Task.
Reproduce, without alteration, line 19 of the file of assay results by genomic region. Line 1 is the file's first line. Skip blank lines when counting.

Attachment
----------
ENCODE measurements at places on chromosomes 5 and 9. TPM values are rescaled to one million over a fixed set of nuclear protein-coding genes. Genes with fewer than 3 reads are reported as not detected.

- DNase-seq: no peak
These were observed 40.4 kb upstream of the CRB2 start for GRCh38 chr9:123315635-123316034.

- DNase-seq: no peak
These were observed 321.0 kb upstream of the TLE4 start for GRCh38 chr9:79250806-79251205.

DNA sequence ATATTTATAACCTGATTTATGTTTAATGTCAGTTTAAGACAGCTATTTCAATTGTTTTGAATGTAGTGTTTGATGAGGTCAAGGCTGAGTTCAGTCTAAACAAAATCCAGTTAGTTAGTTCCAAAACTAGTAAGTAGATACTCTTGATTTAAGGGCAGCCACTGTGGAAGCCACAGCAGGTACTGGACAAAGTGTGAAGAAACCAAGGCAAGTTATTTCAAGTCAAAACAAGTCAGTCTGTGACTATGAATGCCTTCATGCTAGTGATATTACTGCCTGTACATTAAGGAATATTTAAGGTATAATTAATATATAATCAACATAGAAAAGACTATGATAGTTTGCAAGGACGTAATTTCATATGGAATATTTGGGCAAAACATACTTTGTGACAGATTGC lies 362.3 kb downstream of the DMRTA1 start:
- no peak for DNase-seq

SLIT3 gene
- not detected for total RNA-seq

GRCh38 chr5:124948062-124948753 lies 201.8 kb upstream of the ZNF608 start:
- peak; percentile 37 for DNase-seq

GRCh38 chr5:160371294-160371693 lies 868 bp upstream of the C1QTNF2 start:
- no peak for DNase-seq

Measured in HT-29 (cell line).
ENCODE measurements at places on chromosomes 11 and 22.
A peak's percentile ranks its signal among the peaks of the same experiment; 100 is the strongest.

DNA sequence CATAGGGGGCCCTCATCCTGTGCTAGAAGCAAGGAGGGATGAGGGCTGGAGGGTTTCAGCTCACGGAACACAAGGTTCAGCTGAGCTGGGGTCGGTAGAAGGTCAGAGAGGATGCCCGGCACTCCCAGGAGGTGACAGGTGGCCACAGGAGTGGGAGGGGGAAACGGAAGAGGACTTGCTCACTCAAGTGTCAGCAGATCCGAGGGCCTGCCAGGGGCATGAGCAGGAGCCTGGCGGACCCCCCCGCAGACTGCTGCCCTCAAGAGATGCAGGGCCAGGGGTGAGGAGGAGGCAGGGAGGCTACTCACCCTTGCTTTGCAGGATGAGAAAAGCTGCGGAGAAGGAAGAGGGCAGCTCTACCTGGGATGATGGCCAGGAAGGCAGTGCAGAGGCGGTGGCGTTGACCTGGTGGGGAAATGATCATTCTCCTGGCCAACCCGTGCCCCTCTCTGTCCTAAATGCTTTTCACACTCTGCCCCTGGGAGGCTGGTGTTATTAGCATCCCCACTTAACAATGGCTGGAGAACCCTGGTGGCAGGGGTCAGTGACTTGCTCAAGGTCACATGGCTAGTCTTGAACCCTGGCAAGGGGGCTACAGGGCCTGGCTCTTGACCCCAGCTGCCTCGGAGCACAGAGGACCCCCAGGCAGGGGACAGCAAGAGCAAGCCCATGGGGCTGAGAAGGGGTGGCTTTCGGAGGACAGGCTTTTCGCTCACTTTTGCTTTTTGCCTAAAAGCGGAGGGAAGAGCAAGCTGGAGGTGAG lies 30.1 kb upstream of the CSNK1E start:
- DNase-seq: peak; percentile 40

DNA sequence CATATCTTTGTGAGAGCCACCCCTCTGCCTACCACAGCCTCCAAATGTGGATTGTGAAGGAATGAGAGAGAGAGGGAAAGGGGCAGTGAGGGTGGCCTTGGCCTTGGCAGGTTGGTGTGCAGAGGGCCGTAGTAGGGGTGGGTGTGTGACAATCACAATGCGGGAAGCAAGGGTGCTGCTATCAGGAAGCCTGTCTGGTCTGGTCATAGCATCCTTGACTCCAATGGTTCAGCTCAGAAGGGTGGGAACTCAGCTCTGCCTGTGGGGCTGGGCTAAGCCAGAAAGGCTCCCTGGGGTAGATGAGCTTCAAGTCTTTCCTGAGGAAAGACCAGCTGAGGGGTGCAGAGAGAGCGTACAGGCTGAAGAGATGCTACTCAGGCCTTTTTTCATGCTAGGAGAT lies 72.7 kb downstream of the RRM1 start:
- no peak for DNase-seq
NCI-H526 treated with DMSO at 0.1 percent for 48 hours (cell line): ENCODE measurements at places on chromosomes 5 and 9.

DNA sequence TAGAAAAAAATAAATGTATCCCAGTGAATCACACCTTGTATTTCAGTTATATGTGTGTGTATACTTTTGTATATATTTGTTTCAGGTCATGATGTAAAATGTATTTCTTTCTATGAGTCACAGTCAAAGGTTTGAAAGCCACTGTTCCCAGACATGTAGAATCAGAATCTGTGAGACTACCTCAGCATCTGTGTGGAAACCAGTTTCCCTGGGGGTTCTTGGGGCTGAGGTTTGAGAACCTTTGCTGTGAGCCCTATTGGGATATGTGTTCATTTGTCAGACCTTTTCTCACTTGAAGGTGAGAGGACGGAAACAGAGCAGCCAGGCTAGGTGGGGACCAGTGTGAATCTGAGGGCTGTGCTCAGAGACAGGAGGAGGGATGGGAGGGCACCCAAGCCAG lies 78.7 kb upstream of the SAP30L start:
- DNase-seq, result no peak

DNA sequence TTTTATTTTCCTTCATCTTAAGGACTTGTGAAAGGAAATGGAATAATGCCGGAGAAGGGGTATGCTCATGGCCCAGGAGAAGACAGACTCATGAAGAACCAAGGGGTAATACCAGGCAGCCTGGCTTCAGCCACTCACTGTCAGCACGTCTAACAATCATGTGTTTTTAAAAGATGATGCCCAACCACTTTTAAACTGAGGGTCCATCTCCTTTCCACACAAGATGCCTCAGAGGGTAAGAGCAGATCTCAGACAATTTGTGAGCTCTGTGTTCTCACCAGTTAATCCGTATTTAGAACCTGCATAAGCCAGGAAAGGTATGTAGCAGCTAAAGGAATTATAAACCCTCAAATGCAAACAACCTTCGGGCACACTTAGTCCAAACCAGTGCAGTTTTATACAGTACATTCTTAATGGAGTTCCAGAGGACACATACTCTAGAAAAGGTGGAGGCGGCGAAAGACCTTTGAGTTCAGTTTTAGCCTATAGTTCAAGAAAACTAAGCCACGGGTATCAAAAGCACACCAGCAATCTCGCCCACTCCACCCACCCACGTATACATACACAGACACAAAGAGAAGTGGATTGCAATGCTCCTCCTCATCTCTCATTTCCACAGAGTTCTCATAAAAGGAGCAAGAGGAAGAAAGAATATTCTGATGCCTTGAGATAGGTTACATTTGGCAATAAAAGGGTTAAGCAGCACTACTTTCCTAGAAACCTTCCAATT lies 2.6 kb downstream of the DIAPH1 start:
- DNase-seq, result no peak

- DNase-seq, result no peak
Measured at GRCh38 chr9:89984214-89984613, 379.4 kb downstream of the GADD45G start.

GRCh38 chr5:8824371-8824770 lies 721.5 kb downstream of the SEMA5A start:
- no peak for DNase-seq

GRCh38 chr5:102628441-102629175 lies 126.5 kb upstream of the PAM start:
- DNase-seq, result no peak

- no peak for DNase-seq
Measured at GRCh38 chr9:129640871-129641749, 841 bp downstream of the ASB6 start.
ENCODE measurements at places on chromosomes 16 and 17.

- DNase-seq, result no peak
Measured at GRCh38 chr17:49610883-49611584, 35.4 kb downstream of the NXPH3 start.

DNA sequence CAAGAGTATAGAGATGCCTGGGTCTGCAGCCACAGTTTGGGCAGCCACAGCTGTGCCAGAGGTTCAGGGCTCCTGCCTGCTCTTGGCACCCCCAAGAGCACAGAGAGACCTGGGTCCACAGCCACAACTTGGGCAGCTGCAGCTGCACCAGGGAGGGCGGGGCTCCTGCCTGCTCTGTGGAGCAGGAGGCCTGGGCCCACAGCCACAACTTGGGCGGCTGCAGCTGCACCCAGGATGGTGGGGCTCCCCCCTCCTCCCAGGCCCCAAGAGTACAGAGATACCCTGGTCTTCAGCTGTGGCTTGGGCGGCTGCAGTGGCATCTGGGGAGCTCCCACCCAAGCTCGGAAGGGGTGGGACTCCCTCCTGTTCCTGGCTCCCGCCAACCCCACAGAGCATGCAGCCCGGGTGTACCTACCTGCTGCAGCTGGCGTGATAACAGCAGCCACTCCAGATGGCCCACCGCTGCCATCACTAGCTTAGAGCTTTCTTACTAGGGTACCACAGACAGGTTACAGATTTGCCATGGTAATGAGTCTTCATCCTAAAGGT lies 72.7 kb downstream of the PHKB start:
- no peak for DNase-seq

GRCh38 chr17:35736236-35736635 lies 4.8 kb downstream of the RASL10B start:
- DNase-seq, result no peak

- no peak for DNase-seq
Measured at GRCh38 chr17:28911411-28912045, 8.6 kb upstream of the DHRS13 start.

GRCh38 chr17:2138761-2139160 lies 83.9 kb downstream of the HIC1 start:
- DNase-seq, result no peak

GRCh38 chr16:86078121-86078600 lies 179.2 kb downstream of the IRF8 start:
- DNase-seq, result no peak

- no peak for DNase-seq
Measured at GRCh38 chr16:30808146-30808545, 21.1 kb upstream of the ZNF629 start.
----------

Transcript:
DNA sequence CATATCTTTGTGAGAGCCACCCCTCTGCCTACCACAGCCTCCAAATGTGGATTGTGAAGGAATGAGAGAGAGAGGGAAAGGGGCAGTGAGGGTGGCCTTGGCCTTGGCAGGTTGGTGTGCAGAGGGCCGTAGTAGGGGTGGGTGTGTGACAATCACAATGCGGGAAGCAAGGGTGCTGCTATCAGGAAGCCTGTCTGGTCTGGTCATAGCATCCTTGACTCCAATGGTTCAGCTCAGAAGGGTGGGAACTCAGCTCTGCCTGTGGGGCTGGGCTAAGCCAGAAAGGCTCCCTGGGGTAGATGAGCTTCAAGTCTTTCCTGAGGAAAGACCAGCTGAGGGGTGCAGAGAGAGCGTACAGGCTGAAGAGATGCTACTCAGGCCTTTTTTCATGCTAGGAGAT lies 72.7 kb downstream of the RRM1 start: